) -- Welcome back to another edition of the Biotech Stock Mailbag.
Before I get to your emails, I want to let readers know that I'll be the featured guest on
next Tuesday, Sept. 22 at noon EDT. Go ahead and start sending in questions. You have four options: Email us at firstname.lastname@example.org; post them on our
@thestreet_news with #tsclive; or post them on the
live show page
in the comments section. Again, this happens at noon Tuesday, Sept. 22. Bookmark the
TSC live page
now so you don't forget.
All right, my promotional duties are satisfied. Pyper L. writes, "Do you see anything brewing with
Phase II studies?"
Cyclacel's lead drug sapacitabine is in midstage clinical trials focusing on older patients with blood-related cancers like acute myeloid leukemia (AML) and myelodysplastic syndrome (MDS).
The data to date from this oral drug have been quite promising, and the company is now in the process of designing a pivotal study for sapacitabine in elderly AML patients.
At this point, you should be saying to yourself, "A cancer drug for elderly AML patients? Where have I heard about this before?"
Remember that the Food and Drug Administration's cancer drug advisory panel met earlier this month and spent an entire day reviewing two drugs from
( GENZ) and
, respectively, aimed at treating elderly AML patients. The advisory panel rejected both drugs in large part because the FDA was harshly critical and skeptical of the clinical data derived from single arm, uncontrolled pivotal studies.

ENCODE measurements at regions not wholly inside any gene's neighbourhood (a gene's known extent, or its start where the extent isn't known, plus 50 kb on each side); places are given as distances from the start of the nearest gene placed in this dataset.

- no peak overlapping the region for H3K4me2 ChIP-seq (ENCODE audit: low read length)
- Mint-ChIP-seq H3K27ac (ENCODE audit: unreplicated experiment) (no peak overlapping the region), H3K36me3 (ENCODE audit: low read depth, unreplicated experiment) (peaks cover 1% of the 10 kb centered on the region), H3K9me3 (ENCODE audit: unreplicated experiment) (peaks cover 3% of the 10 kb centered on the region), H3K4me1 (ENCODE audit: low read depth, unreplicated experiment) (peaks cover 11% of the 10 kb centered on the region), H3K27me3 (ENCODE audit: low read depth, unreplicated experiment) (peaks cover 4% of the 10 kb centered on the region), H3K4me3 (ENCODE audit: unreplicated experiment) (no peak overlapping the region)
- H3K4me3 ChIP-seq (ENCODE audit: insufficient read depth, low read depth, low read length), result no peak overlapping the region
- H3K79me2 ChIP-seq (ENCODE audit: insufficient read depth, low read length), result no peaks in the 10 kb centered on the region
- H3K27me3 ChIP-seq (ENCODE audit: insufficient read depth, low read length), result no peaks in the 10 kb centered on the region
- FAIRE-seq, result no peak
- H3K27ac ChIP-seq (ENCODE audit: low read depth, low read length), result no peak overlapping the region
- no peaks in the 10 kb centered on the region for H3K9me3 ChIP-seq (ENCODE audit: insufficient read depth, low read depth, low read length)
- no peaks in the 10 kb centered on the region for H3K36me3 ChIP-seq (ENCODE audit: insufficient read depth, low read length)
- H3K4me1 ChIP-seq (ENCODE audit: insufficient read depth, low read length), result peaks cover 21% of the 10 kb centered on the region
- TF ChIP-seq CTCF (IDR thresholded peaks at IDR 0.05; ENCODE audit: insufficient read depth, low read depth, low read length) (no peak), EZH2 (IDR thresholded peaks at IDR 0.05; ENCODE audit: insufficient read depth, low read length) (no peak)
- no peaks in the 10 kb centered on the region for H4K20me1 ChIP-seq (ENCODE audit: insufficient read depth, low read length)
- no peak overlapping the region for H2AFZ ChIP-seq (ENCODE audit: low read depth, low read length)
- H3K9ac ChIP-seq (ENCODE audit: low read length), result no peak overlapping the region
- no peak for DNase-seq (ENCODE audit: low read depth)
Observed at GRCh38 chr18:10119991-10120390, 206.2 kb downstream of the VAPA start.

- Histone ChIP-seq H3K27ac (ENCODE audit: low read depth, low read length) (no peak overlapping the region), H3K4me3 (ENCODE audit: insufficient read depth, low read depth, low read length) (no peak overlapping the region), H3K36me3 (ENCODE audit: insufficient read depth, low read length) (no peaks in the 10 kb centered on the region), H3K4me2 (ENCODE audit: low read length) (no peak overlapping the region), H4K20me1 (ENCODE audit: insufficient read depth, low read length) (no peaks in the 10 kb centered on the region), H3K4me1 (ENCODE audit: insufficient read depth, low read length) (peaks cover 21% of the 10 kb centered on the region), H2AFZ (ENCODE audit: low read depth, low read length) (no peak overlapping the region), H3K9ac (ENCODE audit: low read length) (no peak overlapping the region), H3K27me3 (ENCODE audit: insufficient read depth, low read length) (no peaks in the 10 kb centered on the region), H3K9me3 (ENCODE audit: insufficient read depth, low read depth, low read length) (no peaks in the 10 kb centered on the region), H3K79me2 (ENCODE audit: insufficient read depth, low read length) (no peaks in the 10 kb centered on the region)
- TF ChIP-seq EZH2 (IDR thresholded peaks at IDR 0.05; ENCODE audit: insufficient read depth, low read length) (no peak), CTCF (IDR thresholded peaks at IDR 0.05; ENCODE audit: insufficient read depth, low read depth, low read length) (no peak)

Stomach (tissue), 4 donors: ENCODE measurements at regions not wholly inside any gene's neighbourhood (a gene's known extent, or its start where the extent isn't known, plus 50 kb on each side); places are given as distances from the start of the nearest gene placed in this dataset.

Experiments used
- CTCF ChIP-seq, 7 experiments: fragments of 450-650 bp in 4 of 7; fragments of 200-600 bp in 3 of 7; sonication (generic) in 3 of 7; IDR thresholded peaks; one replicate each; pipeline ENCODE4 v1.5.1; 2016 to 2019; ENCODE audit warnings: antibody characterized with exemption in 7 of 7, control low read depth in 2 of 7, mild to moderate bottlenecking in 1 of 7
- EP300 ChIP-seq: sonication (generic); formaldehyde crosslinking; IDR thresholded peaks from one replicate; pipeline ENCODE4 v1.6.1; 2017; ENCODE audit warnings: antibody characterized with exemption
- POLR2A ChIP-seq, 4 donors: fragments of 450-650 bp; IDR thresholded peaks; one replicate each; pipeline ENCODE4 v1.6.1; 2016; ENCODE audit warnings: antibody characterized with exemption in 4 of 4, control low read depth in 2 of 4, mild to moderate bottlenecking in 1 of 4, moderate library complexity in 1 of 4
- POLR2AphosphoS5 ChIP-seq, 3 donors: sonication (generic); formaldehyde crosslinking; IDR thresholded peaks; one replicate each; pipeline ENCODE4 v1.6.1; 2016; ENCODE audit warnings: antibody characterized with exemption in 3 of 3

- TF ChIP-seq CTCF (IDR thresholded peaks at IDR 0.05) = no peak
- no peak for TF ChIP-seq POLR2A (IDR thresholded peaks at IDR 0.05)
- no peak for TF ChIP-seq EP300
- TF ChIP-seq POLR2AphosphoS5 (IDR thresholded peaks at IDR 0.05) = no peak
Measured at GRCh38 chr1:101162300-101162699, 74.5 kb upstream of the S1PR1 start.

Cyclacel is well aware of the outcome from the FDA advisory panel and understands the FDA's concerns. Cyclacel was leaning towards conducting a single-arm or uncontrolled pivotal study, but in light of recent developments, it seems as if the company is now considering the more conservative approach, which would be to run a randomized study pitting sapacitabine against best supportive care in elderly AML patients.
I hope that's the road Cyclacel chooses to travel. Sapacitabine has promise, so it would be a shame for the company to muck up its development by taking a clinical trial approach that the FDA frowns upon.
Oh no, someone let out the crazy. Seth O. writes, "You're a liar and so stupid you can't even cover your own tracks. You claimed to be in New York talking to
but your own article says you were in Boston! Care to explain that?"
Apparently, Seth's tin-foil hat is askew because he read my
in which I previewed the presentation of Hemispherx's CEO William Carter later that day at an investor conference in New York.
I actually wrote that column, including the Hemispherx item, on Sept. 8. It was posted to our Web site soon after midnight on Sept. 9. The column's tagline reads, "Reported by Adam Feuerstein in Boston" because that's where I work.
I boarded the Amtrak Acela train at Boston's South Station at 6 a.m. on Sept. 9, headed to New York City. While on the train, I updated my BioBuzz column at 7:28 a.m. with the news of Vivus' obesity drug results. Isn't technology grand? Using an iPhone, a blackberry and a laptop computer, I can actually write, send and post stories to TheStreet.com while traveling on a train. The column still had the "Reported by Adam Feuerstein in Boston" tagline because, well, I do work in Boston. Except when I'm traveling through Connecticut by train on the way to New York.
I arrived in New York around 9:45 a.m. and made my way to the Palace Hotel to listen to Hemispherx's presentation. I'm the guy asking the questions during the question-and-answer session. You can hear me on the webcast. After that, I walked up to Carter, introduced myself, and asked him some more questions.
I wrote all about it, including the news that Hemispherx still hasn't called FDA to inquire about the